Will US government help detained teenager?

Mother of young boy barred from parents home who spent weekend in police custody appeals to US embassy for help

Yedidya Ben-Or ,

Administrative detention, illustration
Administrative detention, illustration

The family of a 15-year-old boy from the town of Yitzhar who was barred from staying in his parents house by police and subsequently arrested because he was found there, has contacted the United States embassy and requested their help in protecting the teenager's rights.

The boy's mother is a US citizen, and emphasized in her request that she isn't asking for any political meddling, only the protection of her child's rights.

"Our son is young and he has nowhere to stay but his parents' house," the mother wrote to the embassy, "he is in administrative detention so we can't fight it through any of the regular legal channels.

"As the body responsible for protecting the rights of your citizens, even if they live in Israel, we request that you inquire and find out how the basic rights of a minor can be so easily violated, and help us secure his basic right to live in his home". 

A hearing is scheduled today (Sunday) in the Petah Tikva Magistrates Court, in the matter of the ongoing investigation against the boy for suspected anti-Arab activity, and the issue of the maintenance of his rights and due process. He will be represented by Attorney Hai Haber of the 'Honenu' organization. This organization is dedicated to ensuring that due process is respected in investigations such as these. All details of the allegations against the teen are classified, and held by the Shin-Bet security agency.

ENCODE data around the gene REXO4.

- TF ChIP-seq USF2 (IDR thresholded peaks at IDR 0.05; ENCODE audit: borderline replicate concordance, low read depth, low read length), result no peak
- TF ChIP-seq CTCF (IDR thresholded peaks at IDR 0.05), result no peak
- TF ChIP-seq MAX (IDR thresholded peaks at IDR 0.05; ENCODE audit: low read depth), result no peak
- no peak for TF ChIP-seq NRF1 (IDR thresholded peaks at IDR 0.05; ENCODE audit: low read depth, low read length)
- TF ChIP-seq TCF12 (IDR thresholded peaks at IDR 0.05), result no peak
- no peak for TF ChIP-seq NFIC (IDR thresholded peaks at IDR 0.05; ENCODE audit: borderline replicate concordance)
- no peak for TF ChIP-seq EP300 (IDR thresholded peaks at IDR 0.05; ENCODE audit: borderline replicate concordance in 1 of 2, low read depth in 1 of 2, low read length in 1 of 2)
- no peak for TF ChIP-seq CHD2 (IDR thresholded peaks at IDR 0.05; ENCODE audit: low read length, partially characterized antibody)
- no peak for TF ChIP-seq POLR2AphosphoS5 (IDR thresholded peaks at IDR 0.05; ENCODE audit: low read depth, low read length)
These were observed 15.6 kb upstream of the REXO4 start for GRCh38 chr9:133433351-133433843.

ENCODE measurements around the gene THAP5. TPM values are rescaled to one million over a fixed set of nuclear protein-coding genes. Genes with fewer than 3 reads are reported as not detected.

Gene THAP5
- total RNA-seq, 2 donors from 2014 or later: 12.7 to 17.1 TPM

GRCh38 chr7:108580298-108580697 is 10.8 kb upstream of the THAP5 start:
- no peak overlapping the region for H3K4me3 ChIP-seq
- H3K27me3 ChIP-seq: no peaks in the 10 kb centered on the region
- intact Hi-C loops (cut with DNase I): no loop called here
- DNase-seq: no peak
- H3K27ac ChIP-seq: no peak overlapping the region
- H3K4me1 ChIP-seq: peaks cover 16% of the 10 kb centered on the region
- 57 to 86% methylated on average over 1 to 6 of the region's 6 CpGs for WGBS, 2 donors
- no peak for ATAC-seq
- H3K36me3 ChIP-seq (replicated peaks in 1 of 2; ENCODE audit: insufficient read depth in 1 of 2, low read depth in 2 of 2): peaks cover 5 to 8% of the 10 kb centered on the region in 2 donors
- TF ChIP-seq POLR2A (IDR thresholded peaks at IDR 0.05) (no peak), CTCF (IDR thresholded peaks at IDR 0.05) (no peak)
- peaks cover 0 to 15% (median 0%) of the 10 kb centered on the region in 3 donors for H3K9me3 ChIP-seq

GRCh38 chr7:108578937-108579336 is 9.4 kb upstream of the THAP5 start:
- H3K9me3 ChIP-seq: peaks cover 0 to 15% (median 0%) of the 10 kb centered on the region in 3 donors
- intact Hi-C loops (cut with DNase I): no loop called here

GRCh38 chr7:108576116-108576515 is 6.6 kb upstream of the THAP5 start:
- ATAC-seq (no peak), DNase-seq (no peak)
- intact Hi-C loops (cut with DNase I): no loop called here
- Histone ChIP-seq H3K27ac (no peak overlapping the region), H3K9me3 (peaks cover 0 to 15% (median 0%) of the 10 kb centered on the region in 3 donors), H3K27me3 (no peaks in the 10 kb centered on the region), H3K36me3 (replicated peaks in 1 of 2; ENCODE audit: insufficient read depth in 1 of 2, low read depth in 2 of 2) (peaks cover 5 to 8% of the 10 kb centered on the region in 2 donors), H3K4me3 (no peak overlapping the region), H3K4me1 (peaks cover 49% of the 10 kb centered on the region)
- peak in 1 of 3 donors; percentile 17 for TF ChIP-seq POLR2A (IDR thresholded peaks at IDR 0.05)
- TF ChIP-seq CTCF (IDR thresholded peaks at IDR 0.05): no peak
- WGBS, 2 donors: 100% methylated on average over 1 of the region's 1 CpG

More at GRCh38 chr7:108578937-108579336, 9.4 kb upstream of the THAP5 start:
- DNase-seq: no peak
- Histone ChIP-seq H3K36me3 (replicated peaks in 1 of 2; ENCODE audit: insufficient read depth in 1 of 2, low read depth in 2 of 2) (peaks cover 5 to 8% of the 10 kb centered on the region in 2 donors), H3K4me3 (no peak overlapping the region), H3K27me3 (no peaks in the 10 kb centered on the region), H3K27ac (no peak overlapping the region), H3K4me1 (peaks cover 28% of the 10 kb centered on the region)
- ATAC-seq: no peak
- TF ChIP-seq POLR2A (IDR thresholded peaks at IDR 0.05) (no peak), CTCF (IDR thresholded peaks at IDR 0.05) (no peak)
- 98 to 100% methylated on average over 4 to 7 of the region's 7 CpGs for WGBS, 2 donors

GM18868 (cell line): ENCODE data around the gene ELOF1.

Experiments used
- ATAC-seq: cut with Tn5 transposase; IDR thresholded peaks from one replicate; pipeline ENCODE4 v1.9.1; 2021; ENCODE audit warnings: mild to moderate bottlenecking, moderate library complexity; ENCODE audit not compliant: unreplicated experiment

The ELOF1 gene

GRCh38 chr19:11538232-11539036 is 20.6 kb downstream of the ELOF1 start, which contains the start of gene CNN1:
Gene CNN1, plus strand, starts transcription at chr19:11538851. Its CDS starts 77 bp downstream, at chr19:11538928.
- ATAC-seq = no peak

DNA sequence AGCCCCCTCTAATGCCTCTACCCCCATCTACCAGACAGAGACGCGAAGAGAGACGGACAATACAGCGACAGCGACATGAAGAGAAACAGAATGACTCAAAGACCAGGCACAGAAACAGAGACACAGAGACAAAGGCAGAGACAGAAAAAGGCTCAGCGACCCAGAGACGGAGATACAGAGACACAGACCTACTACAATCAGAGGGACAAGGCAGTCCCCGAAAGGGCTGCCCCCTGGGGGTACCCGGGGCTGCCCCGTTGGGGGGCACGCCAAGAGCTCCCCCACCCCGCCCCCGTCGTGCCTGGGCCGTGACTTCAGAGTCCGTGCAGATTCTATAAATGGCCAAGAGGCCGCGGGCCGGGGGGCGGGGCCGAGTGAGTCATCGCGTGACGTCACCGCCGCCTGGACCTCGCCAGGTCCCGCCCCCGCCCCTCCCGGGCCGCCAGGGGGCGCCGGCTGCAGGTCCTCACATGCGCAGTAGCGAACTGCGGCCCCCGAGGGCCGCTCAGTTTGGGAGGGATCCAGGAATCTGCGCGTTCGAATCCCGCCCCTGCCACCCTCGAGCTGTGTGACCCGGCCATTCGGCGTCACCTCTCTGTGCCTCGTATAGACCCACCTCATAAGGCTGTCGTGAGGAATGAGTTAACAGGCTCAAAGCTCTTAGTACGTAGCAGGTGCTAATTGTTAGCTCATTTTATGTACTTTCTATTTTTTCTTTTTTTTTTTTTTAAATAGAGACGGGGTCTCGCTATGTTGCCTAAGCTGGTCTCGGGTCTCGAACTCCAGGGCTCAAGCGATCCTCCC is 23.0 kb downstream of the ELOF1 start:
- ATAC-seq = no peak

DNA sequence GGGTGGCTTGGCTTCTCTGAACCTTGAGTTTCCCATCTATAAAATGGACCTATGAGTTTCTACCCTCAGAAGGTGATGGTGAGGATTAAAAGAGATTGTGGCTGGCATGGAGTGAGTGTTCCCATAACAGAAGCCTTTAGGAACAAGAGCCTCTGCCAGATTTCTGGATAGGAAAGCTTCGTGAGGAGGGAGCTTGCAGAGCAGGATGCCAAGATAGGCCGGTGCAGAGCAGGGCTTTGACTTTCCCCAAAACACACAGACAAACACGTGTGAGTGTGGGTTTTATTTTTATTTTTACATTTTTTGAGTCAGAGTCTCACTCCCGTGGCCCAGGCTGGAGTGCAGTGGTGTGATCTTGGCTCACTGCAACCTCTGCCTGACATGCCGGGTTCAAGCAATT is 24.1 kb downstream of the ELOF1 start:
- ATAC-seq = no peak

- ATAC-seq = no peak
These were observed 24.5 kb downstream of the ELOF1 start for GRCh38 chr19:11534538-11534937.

The boy spent the past Shabbat in custody following Lod District Court judge Varda Maroz's decision to accept the police's appeal to keep him under house arrest outside of Judea and Samaria. Judge Maroz thus essentially overturned the previous decision by Petah Tikva Magistrates Court judge Yael Belcher, which had stipulated the boy could remain under house arrest in his parents' home. Belcher had also strongly criticized the police's conduct in relation to this matter.

In the course of deliberations it became clear that the police's plan to have the boy stay on a farm in the south isn't viable as the farm owner has refused to consent to the arrangement under these conditions. An additional farm owner contacted by the police likewise refused to host the teen without his parents' consent. 

The organization dealing with the case has commented in response to events: "This is a of human rights violation scandal. We've already seen several times what kind of "secret information" is used to justify holding citizens in administrative detention. People have been released because it turned out that the information was mistaken. We hope this situation will be resolved with the returning of the boy to his parents' home."